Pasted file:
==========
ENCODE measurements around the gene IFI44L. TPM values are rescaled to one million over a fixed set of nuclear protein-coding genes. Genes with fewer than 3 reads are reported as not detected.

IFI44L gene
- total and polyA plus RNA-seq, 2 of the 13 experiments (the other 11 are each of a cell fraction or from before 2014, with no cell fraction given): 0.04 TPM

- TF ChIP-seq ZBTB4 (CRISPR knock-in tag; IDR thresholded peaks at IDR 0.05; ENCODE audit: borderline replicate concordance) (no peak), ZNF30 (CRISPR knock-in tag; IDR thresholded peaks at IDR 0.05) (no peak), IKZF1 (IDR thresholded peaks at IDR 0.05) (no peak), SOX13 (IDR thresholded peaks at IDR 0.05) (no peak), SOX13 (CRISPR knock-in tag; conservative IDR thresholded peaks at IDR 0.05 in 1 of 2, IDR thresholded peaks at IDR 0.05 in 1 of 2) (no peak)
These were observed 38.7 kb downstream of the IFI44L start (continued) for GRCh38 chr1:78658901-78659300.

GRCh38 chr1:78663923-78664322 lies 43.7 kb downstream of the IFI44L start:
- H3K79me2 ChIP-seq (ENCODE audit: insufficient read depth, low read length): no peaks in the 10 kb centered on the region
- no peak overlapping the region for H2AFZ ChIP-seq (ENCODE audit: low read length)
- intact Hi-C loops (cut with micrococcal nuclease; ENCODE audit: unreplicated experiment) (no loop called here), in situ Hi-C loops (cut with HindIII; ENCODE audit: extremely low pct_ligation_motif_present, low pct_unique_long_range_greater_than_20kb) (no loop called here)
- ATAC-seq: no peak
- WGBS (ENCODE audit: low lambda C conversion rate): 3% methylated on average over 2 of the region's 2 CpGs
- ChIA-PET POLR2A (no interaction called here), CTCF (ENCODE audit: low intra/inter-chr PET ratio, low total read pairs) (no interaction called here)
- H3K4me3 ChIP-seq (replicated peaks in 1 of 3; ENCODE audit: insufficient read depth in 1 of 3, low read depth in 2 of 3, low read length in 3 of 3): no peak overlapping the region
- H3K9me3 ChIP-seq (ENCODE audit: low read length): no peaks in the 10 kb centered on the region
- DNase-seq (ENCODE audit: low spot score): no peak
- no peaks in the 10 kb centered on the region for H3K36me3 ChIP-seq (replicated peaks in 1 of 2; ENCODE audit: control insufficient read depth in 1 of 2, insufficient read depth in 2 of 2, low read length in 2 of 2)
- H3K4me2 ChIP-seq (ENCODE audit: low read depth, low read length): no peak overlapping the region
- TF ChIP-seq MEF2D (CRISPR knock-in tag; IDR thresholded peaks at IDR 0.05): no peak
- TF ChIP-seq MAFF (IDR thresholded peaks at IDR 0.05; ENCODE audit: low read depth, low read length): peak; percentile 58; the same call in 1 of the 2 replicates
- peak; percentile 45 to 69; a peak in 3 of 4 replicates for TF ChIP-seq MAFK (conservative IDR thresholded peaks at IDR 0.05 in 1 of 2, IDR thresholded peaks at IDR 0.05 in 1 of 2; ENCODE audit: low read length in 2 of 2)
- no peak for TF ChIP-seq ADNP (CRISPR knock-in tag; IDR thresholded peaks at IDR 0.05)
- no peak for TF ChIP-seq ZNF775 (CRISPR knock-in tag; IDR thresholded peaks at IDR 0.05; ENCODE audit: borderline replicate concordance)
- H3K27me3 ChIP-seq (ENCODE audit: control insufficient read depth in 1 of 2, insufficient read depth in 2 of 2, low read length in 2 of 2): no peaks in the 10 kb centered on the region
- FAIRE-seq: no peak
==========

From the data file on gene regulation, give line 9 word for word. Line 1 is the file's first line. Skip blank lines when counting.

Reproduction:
- intact Hi-C loops (cut with micrococcal nuclease; ENCODE audit: unreplicated experiment) (no loop called here), in situ Hi-C loops (cut with HindIII; ENCODE audit: extremely low pct_ligation_motif_present, low pct_unique_long_range_greater_than_20kb) (no loop called here)